Selections, conference, NPF and the leadership contest – all could change as a result of Miliband’s union speech

July 9, 2013 8:50 am

As well as what will be announce in today’s speech (which I covered in detail last night), its becoming clear that there will be far reaching implications for the party (and the unions) extending to a variety of the party’s different internal structures. In particular, the idea that affiliated trade unionists will have the same rights as ordinary party members suggests a fundamental shift across party organisation – as Rachel Sylvester astutely alludes to in The Times(£) today.

The party won’t really want to get into this as there’s already quite enough for people to digest today – but the review which will be carried out in the coming months into how Ed’s plans will be implemented are also likely to consider the following:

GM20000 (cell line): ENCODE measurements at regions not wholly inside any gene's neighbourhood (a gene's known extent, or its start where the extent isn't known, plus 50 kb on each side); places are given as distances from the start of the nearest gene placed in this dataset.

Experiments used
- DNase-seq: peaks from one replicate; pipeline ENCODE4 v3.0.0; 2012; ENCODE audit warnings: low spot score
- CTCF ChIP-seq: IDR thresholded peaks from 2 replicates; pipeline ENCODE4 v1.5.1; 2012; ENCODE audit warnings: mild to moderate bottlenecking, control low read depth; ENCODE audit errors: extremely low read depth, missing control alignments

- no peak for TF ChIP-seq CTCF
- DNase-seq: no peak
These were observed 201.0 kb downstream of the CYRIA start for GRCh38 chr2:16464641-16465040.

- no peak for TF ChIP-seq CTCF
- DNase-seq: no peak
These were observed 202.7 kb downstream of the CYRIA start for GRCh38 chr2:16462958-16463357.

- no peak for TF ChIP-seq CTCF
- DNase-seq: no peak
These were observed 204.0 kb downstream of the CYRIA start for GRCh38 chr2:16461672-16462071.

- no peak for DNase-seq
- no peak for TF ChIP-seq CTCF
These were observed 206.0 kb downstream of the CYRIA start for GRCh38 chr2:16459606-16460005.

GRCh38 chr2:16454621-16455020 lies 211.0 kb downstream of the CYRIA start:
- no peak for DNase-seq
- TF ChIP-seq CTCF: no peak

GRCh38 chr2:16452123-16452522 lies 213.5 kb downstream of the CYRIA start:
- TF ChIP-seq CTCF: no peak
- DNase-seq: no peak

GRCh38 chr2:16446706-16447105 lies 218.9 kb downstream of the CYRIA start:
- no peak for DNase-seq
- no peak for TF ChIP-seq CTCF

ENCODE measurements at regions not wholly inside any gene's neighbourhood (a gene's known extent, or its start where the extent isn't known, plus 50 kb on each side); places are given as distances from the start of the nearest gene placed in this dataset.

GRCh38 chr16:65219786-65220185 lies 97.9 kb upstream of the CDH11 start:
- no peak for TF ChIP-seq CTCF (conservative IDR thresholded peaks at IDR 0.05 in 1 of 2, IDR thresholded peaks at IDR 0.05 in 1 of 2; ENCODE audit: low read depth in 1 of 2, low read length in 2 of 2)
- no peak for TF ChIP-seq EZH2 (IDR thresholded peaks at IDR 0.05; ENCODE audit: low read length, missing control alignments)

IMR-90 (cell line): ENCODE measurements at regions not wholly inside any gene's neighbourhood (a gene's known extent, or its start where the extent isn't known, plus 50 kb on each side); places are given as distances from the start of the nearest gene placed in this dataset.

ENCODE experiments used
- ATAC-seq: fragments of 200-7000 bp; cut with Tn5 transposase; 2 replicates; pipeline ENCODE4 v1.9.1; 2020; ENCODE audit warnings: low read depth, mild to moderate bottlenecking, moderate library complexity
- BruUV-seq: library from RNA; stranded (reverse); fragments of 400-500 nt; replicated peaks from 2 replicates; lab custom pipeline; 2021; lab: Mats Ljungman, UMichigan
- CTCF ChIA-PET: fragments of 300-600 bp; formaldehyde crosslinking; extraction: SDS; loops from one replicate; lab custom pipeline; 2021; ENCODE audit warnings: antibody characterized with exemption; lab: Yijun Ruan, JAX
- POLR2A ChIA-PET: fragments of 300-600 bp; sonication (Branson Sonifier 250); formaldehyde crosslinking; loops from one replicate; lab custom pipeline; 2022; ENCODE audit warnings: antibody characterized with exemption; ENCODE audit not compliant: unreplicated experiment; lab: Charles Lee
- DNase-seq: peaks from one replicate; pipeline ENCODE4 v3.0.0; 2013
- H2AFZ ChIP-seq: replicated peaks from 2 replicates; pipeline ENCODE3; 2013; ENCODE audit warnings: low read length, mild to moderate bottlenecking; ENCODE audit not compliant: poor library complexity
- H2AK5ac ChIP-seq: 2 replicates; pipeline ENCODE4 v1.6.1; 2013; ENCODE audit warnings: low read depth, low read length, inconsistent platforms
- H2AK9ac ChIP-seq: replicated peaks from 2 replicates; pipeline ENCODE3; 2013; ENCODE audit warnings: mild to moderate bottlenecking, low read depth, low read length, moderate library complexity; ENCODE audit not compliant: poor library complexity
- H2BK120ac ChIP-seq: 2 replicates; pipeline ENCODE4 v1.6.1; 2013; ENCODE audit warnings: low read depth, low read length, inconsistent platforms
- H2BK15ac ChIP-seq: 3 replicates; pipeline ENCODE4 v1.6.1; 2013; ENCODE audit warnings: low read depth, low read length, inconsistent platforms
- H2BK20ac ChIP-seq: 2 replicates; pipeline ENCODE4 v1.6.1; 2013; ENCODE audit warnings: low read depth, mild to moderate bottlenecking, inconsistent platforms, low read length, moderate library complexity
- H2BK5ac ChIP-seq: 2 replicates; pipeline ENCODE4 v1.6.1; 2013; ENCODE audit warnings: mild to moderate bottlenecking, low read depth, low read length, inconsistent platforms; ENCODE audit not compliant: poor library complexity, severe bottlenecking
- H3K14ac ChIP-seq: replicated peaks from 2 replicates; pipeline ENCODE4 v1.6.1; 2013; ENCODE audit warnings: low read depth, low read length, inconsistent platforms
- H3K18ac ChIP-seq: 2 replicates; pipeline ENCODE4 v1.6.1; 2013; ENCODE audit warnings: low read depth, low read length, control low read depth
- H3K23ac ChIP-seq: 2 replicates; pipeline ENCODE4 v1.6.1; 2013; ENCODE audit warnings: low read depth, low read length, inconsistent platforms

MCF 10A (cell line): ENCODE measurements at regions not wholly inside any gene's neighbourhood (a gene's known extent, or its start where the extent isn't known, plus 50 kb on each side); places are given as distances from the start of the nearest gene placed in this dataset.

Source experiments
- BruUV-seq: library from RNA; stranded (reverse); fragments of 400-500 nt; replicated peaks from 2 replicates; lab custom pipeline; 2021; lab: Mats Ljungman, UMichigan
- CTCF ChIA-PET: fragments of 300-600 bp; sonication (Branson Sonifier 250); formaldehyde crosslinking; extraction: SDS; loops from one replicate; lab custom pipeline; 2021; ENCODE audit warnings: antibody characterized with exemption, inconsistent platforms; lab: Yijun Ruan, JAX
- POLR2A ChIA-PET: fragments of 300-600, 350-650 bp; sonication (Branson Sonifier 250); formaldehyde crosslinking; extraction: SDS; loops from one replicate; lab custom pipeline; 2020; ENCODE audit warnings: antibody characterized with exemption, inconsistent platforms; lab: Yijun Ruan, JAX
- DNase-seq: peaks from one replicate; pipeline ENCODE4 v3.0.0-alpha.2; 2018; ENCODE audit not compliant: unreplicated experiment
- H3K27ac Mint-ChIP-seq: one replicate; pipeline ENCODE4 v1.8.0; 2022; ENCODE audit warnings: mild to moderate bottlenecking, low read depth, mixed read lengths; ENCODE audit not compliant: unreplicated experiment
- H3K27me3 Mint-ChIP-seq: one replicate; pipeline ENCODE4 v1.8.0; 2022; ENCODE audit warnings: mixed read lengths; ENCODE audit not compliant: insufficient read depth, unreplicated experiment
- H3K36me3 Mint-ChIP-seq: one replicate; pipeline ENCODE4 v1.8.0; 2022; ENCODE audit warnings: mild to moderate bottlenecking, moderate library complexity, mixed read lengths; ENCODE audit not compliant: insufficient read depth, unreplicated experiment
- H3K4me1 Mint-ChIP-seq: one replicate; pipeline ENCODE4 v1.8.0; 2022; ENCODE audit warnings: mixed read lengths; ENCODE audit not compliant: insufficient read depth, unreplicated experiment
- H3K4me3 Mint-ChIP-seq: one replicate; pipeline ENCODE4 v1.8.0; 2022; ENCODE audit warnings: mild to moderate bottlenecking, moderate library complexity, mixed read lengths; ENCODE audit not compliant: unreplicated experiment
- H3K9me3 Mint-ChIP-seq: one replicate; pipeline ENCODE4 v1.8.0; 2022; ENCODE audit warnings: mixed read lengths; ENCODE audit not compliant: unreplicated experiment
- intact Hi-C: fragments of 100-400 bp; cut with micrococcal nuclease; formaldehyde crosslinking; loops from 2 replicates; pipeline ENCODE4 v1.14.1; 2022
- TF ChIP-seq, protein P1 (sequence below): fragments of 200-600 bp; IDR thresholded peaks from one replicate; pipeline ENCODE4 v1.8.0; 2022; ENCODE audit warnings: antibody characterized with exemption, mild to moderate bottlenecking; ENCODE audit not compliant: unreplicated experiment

Conference – currently trade unions have 50% of the votes at party conference. If all union affiliates have the same rights as party members, does this change? Will there be a shift to One Member One Vote (OMOV) at conference, with trade unionists voting alongside other party member delegates?

National Policy Forum – the party’s much maligned policy body currently contains trade union representatives. Does Miliband want to change that? If so, how? OMOV again?

Selections – if all trade unionists will have the same rights as party members, will all affiliated trade unionists be able to vote in their local constituency selections? (other than those where primaries might take place).

Leadership contest – This is the big one. If all trade unionists who are affiliated to the party are considered to be ordinary members, does this mean the abolition of the three-part electoral college currently used to select Labour leaders? And if so, does this mean the abolition of the MPs section too – and straight OMOV for leadership elections in the party, with members, trade unionists and MPs voting side by side in the same section?

If all of these changes flow from today’s speech, then comparisons with Blair and Clause IV will be wide of the mark – this will be far, far bigger than that.

All of these questions and more will need to be answered sooner rather than later – don’t be surprised if enterprising journalists begin to ask some of them today…

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